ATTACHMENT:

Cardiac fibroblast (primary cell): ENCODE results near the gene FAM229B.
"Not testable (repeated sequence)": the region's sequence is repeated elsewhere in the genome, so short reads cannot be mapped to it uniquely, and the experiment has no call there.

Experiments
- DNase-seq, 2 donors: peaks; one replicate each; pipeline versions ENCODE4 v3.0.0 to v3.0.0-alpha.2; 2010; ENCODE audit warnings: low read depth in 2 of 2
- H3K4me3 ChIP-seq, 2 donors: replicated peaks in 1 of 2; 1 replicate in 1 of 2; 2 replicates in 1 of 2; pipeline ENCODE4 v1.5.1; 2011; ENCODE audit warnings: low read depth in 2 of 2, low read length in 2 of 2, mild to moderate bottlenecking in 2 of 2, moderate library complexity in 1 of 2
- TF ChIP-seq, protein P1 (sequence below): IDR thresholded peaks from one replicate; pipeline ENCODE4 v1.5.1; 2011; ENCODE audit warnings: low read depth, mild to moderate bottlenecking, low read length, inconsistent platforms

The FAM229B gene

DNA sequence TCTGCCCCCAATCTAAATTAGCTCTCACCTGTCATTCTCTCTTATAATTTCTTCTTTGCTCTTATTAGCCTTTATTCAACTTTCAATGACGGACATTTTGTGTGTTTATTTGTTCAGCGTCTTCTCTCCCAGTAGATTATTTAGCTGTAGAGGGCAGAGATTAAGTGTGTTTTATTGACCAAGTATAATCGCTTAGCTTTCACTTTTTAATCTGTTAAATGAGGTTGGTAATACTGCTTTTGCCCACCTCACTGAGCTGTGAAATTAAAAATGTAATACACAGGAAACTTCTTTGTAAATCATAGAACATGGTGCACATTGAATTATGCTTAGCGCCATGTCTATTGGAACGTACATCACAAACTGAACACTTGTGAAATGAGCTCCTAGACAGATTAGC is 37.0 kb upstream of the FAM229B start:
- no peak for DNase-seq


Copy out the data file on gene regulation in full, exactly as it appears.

Cardiac fibroblast (primary cell): ENCODE results near the gene FAM229B.
"Not testable (repeated sequence)": the region's sequence is repeated elsewhere in the genome, so short reads cannot be mapped to it uniquely, and the experiment has no call there.

Experiments
- DNase-seq, 2 donors: peaks; one replicate each; pipeline versions ENCODE4 v3.0.0 to v3.0.0-alpha.2; 2010; ENCODE audit warnings: low read depth in 2 of 2
- H3K4me3 ChIP-seq, 2 donors: replicated peaks in 1 of 2; 1 replicate in 1 of 2; 2 replicates in 1 of 2; pipeline ENCODE4 v1.5.1; 2011; ENCODE audit warnings: low read depth in 2 of 2, low read length in 2 of 2, mild to moderate bottlenecking in 2 of 2, moderate library complexity in 1 of 2
- TF ChIP-seq, protein P1 (sequence below): IDR thresholded peaks from one replicate; pipeline ENCODE4 v1.5.1; 2011; ENCODE audit warnings: low read depth, mild to moderate bottlenecking, low read length, inconsistent platforms

The FAM229B gene

DNA sequence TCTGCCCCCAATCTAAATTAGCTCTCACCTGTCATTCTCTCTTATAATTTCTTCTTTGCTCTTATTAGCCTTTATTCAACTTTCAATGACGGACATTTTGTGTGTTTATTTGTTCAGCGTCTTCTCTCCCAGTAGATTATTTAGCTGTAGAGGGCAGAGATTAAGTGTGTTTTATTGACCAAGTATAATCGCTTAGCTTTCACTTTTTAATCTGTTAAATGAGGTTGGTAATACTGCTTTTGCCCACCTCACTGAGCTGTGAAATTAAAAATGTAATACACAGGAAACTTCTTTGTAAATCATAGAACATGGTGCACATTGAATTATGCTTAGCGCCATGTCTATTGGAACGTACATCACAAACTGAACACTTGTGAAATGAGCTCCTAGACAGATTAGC is 37.0 kb upstream of the FAM229B start:
- no peak for DNase-seq